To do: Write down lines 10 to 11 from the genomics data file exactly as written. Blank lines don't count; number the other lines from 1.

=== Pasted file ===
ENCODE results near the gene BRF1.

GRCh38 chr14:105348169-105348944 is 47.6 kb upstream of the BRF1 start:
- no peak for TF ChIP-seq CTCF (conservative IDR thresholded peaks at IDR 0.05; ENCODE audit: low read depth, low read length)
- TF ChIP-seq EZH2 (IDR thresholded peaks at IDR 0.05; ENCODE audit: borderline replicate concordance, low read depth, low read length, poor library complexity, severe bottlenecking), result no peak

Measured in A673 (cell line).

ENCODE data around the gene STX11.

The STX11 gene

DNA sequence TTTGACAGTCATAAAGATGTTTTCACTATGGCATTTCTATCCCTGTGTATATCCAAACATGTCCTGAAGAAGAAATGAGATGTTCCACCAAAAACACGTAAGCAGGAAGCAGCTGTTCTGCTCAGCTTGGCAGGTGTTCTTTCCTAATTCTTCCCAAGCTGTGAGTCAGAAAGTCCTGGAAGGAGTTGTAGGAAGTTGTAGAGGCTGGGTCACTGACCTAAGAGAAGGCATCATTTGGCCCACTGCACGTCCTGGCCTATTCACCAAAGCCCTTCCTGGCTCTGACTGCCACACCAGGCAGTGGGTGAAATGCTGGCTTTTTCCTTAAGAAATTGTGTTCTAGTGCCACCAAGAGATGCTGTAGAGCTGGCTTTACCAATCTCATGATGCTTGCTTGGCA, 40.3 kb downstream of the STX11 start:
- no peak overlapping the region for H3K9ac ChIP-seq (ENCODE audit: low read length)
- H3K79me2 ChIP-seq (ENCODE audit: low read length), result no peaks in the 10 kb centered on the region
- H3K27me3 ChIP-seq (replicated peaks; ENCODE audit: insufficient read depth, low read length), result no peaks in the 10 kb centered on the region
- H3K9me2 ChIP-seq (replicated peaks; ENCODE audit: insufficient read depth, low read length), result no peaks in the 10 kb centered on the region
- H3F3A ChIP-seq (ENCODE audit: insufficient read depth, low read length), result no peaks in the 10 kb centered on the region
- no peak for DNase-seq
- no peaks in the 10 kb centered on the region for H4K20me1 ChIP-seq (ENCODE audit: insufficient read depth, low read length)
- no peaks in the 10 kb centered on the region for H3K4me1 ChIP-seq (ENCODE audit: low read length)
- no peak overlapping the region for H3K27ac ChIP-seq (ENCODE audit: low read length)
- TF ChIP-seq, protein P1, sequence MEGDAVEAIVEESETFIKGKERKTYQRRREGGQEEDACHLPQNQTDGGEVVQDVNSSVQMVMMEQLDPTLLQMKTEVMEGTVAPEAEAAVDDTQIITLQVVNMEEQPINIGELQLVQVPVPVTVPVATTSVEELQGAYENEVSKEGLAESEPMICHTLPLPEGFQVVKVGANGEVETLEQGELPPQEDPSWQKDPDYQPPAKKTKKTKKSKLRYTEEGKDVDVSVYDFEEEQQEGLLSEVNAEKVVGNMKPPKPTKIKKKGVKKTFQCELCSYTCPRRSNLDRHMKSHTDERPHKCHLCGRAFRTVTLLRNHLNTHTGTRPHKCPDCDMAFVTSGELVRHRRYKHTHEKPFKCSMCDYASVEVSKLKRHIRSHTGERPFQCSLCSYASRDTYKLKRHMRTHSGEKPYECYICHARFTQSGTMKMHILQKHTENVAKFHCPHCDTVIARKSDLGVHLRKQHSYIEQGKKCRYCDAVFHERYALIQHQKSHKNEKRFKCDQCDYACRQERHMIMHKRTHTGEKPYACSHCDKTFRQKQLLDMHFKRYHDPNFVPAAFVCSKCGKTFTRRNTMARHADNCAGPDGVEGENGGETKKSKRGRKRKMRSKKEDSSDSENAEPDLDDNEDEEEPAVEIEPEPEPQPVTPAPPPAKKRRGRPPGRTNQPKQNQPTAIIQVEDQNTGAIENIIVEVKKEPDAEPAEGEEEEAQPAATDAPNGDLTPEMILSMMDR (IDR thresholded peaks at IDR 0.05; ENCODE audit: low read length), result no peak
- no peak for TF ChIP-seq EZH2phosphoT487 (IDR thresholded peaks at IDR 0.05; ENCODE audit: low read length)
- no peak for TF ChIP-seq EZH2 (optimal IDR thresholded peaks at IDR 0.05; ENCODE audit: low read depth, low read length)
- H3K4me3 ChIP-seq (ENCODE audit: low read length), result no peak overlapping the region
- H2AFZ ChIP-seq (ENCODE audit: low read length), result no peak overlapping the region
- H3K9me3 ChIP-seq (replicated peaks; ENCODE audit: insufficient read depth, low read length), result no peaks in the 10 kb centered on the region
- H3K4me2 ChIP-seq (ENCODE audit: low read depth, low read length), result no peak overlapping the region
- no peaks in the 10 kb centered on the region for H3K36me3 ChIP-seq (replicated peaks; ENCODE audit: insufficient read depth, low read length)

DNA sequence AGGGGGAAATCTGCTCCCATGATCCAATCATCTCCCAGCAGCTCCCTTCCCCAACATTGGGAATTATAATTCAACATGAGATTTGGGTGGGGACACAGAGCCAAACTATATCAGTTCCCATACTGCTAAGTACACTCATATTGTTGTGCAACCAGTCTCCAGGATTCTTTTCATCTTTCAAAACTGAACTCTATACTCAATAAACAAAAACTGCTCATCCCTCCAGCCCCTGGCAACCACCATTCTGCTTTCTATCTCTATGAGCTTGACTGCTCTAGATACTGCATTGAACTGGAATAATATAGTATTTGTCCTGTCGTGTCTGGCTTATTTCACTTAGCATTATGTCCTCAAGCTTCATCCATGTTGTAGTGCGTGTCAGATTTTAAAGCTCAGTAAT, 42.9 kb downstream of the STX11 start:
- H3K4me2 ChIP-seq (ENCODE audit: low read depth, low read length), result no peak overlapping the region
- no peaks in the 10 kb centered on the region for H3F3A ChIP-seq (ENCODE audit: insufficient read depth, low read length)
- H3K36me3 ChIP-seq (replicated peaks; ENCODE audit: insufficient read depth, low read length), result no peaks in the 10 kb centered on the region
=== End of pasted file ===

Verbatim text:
- H3K79me2 ChIP-seq (ENCODE audit: low read length), result no peaks in the 10 kb centered on the region
- H3K27me3 ChIP-seq (replicated peaks; ENCODE audit: insufficient read depth, low read length), result no peaks in the 10 kb centered on the region